When I discuss these little flights of fantasy with my wife, she sighs and rolls her eyes. She knows why a simple, pleasant, little life for us is only a dream. We are not simple, pleasant, little people – and I am likely the worse of the two.

I don’t know if we dream of bigger things, but we do not fit into molds well. We are not terribly pliable people. We have not melded back into the city well, either. The self-indulgence, easy conveniences, greed, commercialized spirituality, and glorification of self have rubbed us raw.

I often wish I could be satisfied with a simpler version of what life was about. I wish I could still believe working in healthcare is about helping people.

But some things cannot be unseen, some hurts cannot be unfelt.

Simplicity is Complicated, Too

The funny thing is, my life actually is much simpler now that I travel for work. I roll in, do my work, and I roll out. Back at home, I live a life with plenty of unstructured time spent with my wife and daughter.

Work is far less draining. I don’t go to meetings to be harangued about productivity, my life is not held hostage to a call schedule. Yet, I am perpetually a stranger at work, and in the City.

It turns out, after a certain age, most of the people in our lives we meet through work. And most people don’t have 10-20 days a month free to spend as they like – they are at work.

It is an odd paradox, my life is honestly much simpler than it has been in years. Yet, that simplicity has not necessarily made it richer.

Without the demands of Medicine following me day and night, I have had to let myself be a human again. To let myself do nothing, without guilt, which has been the hardest part, by far.

After 9 years of being fashioned into a bow and strung tight, always ready to react to some new crisis, it is hard to unstring oneself. Sometimes, I force myself to remember I was a whole person before Medicine, and will continue to be so if I were to leave it.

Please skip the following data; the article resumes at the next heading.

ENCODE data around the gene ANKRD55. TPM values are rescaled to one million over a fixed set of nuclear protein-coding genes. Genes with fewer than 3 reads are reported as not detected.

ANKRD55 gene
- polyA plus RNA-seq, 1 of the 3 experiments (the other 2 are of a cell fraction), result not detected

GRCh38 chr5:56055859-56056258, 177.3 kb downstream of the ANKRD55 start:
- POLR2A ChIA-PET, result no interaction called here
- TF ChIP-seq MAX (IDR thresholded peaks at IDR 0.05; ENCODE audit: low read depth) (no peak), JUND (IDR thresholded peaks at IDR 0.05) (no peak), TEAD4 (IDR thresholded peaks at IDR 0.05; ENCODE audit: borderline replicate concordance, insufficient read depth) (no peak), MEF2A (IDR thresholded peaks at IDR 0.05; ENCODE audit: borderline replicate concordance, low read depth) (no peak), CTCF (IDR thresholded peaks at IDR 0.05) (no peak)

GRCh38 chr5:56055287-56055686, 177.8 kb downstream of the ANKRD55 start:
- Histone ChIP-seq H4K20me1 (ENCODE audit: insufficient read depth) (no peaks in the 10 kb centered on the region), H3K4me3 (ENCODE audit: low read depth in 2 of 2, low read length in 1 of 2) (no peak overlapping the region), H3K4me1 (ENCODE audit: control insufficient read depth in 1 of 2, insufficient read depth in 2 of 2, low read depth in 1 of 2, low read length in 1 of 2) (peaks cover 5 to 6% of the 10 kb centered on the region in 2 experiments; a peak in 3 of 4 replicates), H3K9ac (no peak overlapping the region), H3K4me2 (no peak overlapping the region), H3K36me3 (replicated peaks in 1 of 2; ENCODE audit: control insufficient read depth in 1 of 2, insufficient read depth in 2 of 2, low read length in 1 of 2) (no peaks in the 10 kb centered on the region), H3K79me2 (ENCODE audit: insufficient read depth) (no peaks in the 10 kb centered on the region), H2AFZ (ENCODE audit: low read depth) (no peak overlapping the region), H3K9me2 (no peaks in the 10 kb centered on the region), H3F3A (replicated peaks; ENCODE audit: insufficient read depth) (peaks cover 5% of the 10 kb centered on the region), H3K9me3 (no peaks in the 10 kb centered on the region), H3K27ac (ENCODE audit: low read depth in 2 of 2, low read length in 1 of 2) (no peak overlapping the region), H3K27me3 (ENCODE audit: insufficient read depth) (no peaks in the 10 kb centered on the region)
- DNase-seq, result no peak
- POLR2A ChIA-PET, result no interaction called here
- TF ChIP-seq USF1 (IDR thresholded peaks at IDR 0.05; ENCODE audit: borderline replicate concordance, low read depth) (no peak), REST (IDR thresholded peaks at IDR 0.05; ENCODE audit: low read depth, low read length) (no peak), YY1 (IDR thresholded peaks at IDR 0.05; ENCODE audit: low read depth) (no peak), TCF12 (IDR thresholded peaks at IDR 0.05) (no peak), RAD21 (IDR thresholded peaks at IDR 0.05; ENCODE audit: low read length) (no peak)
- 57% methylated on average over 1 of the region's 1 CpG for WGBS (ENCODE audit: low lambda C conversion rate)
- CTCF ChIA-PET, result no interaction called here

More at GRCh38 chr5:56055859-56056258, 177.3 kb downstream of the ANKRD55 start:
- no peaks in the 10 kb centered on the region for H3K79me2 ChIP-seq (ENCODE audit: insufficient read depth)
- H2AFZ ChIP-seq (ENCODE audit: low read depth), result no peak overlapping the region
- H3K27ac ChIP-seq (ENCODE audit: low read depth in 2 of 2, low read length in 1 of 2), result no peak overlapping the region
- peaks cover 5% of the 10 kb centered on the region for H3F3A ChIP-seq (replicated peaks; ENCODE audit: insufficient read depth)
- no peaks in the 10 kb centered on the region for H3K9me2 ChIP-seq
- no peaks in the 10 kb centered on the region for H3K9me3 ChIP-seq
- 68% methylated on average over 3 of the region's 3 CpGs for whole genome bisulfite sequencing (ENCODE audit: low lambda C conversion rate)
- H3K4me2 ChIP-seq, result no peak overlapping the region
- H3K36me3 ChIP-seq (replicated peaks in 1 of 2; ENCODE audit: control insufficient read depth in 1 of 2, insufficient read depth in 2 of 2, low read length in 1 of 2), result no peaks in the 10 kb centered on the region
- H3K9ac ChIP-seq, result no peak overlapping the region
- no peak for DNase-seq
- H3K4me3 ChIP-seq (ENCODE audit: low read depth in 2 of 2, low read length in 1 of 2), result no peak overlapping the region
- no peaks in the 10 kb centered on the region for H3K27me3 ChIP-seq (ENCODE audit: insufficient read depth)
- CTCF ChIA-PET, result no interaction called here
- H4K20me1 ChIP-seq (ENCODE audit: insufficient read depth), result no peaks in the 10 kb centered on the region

The Stranger, only Human

So, this is the trade-off. I am perpetually the stranger, but much more human. I am not defined my role and relationship to my career and coworkers. Now, two thirds of the time I am simply me, not Doctor HighPlains, but just a guy with a family.

I also remember grief and disillusionment have led me here. They have forever changed my relationship to the world. Initially, it is all destruction and chaos. That is the painful part.

The world expected the pain after we lost our first daughter, it expected me to hurt. But then, as the pain transmuted from a gaping, burning wound to an ember of love and sadness, the next part came.

The awkwardness of building of a new self and a new world. This struggle is harder for people to see and relate to. It is a constant tension. I make progress and lose it all within seconds.

And really, even though we are 18 months removed from the loss of our daughter, only now has the pall of crisis started to lift from our lives. We lost our daughter, quickly moved states, set up new lives in new jobs. Then, we had survive the stress and anticipation of another pregnancy.

We had the normal stress of a newborn baby, mixed with the guilt of feeling the pain of losing our first fade. Only now, has our breathing seemed to slow to a normal pace.

Without crisis and loss and disillusionment, who am I? The Stranger, forever it seems now, the Stranger. I have become, it seems sometimes, a stranger to everyone including myself.

So, I accept this task. The awkward, slow task of getting to know this new me in this new world. I am bad at it, but I am doing it.

A Note of Gratitude to Medicine

The end of the year is always a time for reflection.  The darkness leads to more time indoors, more time with our thoughts, and often with our families.  Reflecting on this difficult year is a strange exercise for me.

A Tumultuous Year

My wife and I have passed the one year anniversary of my daughters birth and death.  Moreover, I am now more than 6 months into my new gig as a traveling critical access doctor.  Life has started to settle into a bit of rhythm. 

After all of the grief and upheaval of the last year, simply living a relatively normal life can be rather unsettling.  I seem to even seek out problems or reasons for dissatisfaction.  I have a bit of a restless soul – a blessing and a curse.  

For one, the holidays seem to be a negative trigger for me this year.